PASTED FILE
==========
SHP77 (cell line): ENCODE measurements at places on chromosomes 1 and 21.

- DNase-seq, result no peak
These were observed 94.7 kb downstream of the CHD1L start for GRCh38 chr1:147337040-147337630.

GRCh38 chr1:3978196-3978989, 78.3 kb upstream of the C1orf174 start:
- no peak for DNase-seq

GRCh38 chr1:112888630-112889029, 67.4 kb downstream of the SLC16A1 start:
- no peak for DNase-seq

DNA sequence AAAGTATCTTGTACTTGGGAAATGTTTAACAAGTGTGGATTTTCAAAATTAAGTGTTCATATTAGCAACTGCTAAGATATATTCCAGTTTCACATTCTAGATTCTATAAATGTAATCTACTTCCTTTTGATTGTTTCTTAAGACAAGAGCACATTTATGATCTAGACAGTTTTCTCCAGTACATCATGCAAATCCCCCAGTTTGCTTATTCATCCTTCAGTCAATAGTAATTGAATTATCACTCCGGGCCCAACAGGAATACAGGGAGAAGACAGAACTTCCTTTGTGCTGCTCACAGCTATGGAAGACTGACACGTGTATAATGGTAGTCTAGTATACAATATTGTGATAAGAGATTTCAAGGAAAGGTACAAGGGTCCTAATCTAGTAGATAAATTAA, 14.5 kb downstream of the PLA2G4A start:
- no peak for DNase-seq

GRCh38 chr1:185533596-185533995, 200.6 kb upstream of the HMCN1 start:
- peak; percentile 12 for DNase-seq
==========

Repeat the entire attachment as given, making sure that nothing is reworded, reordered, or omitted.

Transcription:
SHP77 (cell line): ENCODE measurements at places on chromosomes 1 and 21.

- DNase-seq, result no peak
These were observed 94.7 kb downstream of the CHD1L start for GRCh38 chr1:147337040-147337630.

GRCh38 chr1:3978196-3978989, 78.3 kb upstream of the C1orf174 start:
- no peak for DNase-seq

GRCh38 chr1:112888630-112889029, 67.4 kb downstream of the SLC16A1 start:
- no peak for DNase-seq

DNA sequence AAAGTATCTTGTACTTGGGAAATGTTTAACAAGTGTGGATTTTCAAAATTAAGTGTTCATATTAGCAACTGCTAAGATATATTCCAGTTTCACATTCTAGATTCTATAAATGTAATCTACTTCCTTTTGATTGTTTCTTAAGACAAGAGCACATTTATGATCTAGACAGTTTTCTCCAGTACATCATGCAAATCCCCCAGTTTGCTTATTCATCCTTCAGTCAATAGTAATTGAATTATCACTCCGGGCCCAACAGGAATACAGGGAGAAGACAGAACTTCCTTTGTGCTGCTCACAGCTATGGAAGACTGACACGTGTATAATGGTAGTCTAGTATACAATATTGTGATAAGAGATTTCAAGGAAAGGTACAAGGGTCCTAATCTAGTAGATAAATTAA, 14.5 kb downstream of the PLA2G4A start:
- no peak for DNase-seq

GRCh38 chr1:185533596-185533995, 200.6 kb upstream of the HMCN1 start:
- peak; percentile 12 for DNase-seq